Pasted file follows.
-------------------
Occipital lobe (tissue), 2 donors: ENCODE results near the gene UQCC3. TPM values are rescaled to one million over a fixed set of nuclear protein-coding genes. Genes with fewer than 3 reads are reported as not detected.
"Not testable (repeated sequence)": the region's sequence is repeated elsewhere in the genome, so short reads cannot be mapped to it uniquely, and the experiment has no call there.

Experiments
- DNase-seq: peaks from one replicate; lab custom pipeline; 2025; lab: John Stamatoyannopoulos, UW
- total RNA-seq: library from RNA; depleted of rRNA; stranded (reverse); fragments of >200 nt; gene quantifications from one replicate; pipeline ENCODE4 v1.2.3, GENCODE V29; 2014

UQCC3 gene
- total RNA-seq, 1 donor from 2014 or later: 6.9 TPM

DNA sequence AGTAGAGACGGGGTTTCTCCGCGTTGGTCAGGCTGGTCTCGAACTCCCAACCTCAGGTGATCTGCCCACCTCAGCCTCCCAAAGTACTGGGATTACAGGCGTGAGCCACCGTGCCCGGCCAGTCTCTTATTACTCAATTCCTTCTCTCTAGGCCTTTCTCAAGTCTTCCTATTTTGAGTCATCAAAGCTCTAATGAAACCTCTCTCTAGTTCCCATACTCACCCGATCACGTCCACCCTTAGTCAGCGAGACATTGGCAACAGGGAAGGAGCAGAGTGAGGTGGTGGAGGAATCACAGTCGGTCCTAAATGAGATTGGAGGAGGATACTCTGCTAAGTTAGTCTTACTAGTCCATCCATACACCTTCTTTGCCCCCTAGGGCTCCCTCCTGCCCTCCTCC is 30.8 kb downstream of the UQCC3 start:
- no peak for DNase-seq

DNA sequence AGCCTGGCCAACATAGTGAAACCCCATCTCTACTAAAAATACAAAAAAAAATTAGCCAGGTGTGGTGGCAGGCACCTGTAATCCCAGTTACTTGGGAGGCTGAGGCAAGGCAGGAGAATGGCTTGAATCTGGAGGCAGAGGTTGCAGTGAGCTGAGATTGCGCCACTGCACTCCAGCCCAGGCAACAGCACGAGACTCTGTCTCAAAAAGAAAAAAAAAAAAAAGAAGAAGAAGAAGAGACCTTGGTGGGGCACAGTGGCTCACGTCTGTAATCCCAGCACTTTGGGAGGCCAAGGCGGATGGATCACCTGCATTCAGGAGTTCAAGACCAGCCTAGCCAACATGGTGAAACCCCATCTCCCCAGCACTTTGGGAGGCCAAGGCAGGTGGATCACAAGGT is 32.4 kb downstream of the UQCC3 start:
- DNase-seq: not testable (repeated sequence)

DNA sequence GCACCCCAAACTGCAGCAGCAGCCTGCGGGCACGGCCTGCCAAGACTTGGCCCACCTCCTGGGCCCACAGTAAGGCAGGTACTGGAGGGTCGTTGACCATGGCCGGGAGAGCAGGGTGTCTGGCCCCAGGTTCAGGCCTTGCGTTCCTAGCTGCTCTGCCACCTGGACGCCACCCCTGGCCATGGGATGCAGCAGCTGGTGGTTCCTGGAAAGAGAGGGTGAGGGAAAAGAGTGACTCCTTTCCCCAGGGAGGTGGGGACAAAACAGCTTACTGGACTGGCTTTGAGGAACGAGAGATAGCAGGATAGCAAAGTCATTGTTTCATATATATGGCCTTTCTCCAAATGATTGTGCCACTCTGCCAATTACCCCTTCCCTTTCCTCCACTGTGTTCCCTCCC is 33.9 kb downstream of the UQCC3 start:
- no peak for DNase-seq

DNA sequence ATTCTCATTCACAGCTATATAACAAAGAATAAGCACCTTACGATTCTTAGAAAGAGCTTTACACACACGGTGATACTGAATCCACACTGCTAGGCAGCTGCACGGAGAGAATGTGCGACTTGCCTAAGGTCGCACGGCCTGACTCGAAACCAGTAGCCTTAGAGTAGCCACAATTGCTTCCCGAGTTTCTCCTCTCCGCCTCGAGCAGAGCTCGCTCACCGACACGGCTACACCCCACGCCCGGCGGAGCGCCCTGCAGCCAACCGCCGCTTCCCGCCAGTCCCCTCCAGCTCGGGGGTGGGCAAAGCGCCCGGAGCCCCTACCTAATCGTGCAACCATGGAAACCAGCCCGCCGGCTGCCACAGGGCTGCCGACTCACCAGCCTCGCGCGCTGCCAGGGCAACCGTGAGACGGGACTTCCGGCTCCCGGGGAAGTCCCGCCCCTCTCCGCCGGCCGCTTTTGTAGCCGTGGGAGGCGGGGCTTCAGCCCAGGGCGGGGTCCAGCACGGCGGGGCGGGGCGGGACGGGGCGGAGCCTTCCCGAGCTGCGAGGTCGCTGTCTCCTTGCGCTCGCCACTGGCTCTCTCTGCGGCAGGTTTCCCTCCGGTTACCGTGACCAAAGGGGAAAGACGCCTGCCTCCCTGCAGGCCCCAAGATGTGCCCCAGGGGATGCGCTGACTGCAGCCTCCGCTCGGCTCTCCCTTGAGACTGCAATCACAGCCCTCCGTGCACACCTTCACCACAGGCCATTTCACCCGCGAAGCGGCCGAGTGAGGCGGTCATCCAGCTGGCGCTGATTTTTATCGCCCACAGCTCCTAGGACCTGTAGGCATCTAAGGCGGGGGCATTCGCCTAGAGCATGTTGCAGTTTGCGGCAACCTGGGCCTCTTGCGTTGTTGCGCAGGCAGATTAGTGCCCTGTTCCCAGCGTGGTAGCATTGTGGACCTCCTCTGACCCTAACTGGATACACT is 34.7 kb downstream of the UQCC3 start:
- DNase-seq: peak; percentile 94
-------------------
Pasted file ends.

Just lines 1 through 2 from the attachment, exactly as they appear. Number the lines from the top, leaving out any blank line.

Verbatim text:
Occipital lobe (tissue), 2 donors: ENCODE results near the gene UQCC3. TPM values are rescaled to one million over a fixed set of nuclear protein-coding genes. Genes with fewer than 3 reads are reported as not detected.
"Not testable (repeated sequence)": the region's sequence is repeated elsewhere in the genome, so short reads cannot be mapped to it uniquely, and the experiment has no call there.